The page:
A Liberal MP has accused the Victorian Government of pushing a North Korean-style propaganda tactics in the state’s schools.
Member for Kew, Tim Smith, made the comments after students at Carrum Primary School were asked to colour-in designs for a controversial $1.6bn infrastructure project that some locals claim is “noisy, ugly and lowering property values”.
It is understood that the Carrum Primary students were supplied with paper displaying the project’s logo, which they were asked to colour in.
Students were later asked to draw the area beneath the 900m rail bridge located over Paterson River and McLeod Rd, and the new Carrum station – an exercise Smith claims unashamedly promotes the unpopular project.
“This is like the North Korean education system only counting trains and elevated Skyrail gantries, not tanks,” Smith told The Herald Sun.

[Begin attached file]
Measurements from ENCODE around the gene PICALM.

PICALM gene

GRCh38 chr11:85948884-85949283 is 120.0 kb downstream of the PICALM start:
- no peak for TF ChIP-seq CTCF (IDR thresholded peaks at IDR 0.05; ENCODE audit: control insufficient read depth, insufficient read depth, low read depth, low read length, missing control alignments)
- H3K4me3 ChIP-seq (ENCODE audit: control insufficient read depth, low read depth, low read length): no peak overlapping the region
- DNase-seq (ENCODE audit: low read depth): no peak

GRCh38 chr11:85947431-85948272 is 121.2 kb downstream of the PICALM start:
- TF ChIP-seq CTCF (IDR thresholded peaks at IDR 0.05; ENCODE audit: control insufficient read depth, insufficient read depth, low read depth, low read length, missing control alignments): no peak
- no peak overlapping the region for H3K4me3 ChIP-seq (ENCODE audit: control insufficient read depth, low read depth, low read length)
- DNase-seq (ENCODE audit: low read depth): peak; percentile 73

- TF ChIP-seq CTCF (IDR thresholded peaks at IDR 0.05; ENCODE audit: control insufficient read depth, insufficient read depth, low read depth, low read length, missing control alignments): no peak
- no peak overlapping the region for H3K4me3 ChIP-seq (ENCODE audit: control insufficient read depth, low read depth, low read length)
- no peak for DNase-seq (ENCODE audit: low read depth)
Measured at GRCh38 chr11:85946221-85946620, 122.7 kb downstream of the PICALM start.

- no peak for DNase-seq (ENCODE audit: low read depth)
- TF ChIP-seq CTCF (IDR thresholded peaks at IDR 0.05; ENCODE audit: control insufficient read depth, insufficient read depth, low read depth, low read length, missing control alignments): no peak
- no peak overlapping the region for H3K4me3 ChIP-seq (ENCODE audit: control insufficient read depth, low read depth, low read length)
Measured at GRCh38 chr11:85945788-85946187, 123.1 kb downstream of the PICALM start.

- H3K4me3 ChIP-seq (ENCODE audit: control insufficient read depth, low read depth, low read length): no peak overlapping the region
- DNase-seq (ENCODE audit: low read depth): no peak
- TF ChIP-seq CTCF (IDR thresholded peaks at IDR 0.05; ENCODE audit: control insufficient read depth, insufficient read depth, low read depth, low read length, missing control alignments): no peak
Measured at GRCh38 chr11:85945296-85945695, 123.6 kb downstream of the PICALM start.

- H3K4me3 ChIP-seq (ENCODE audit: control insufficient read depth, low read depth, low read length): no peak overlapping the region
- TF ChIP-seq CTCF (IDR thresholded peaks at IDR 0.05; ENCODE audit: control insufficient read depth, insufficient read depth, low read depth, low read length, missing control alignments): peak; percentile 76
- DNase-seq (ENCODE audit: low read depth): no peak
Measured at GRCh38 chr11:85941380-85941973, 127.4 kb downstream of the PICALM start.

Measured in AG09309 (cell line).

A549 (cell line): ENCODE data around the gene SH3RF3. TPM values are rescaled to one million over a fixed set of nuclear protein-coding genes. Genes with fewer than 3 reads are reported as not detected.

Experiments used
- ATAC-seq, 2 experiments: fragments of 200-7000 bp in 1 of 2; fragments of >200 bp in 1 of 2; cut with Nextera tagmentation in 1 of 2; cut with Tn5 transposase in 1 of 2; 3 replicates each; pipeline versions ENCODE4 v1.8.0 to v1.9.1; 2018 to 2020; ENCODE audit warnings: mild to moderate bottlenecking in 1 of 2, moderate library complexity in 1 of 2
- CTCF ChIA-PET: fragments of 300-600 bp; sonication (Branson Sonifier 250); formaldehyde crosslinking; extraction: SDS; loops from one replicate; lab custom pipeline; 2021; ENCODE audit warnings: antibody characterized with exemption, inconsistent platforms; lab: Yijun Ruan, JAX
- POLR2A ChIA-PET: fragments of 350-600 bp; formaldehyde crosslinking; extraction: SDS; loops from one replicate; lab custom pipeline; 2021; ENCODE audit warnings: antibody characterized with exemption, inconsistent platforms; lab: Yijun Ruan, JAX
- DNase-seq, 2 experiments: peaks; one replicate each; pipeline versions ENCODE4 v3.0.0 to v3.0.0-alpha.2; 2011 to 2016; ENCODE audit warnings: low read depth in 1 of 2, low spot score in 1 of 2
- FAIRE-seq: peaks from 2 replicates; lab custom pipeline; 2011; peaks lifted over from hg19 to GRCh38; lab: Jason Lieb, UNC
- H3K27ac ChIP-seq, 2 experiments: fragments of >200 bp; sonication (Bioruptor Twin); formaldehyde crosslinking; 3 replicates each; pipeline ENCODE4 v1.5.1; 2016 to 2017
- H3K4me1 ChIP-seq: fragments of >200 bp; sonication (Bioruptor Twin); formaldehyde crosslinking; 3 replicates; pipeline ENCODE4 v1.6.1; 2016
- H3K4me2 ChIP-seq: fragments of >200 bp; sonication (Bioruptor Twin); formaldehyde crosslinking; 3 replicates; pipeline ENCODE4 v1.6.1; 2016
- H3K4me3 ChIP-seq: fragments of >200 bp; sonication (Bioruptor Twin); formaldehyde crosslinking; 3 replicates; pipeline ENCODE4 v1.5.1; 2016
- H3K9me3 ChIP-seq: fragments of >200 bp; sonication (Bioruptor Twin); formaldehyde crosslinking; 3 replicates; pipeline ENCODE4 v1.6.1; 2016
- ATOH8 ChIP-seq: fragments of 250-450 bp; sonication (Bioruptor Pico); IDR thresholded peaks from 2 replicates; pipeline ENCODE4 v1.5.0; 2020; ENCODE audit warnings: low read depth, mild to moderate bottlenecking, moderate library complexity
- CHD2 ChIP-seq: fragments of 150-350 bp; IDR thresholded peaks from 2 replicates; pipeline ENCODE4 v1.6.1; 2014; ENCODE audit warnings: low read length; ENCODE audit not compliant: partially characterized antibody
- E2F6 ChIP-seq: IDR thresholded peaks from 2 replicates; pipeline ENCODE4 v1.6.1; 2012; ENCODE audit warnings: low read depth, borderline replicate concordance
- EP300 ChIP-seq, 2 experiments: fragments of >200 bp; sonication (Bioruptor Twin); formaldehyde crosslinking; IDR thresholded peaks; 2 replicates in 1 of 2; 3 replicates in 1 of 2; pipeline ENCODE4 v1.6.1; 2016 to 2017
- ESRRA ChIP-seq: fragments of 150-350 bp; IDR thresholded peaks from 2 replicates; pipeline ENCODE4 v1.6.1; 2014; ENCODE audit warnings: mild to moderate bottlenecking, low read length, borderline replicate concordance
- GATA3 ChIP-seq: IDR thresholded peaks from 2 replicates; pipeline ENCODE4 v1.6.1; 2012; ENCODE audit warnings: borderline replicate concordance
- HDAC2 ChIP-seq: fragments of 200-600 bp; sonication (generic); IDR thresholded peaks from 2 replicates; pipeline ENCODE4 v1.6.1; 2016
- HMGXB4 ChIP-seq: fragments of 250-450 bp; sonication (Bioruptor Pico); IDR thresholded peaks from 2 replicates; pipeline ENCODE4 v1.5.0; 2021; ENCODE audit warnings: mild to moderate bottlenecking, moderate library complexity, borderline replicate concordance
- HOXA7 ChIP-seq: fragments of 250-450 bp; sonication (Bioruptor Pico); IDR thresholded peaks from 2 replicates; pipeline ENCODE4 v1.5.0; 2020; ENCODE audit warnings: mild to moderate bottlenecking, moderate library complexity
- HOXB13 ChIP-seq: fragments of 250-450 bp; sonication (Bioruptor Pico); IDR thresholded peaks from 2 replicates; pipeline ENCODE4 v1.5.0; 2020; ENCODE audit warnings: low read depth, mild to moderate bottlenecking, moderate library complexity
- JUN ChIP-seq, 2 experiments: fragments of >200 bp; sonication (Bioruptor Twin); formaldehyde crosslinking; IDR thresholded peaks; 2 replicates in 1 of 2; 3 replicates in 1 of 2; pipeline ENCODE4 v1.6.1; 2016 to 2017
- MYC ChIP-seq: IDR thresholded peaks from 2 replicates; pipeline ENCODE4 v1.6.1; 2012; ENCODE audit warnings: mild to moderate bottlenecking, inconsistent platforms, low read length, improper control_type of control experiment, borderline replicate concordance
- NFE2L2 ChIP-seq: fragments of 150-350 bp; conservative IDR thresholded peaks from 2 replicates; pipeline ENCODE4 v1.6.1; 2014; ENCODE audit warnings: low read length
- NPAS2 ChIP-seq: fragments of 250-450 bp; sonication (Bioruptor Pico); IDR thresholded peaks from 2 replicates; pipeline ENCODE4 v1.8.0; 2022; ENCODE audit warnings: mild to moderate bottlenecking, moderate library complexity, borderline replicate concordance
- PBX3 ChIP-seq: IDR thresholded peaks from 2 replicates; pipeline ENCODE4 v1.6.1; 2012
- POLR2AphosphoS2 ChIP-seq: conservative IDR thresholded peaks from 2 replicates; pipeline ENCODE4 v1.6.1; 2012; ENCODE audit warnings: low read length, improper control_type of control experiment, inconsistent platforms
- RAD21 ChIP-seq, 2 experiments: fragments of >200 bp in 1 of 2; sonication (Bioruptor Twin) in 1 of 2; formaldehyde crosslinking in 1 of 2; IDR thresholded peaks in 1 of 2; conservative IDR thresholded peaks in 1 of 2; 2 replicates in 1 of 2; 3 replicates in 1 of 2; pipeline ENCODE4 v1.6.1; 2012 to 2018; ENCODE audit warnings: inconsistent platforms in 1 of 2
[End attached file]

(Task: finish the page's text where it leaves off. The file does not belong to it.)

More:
The founder of Carrum and Patterson Lakes forum, Cameron Howe, said it was “disgraceful” for schools to lobby children in favour of the project.
“Politics should not be in the classroom regardless of the topic,” he said.
“This is another tactic they have employed to drive their agenda. Material submitted to manipulate children is disgraceful and politics should stay out of the classroom on any issue.”
Carrum Primary School principal, Clements Langford, told The Educator that from time to time the school has various guest speakers talk to students.
“We seek to provide an open and friendly learning environment, which values and actively encourages visitors to the school,” he said.
“At the same time we recognise our duty of care to ensure a safe environment for our students and staff.”
A spokesperson for the Victorian Education Department told The Educator that a guest speaker may be invited by the school to present to students.”
“The principal will consider the visitor’s suitability, purpose and benefit provided to students and staff from the visit,” the spokesperson said.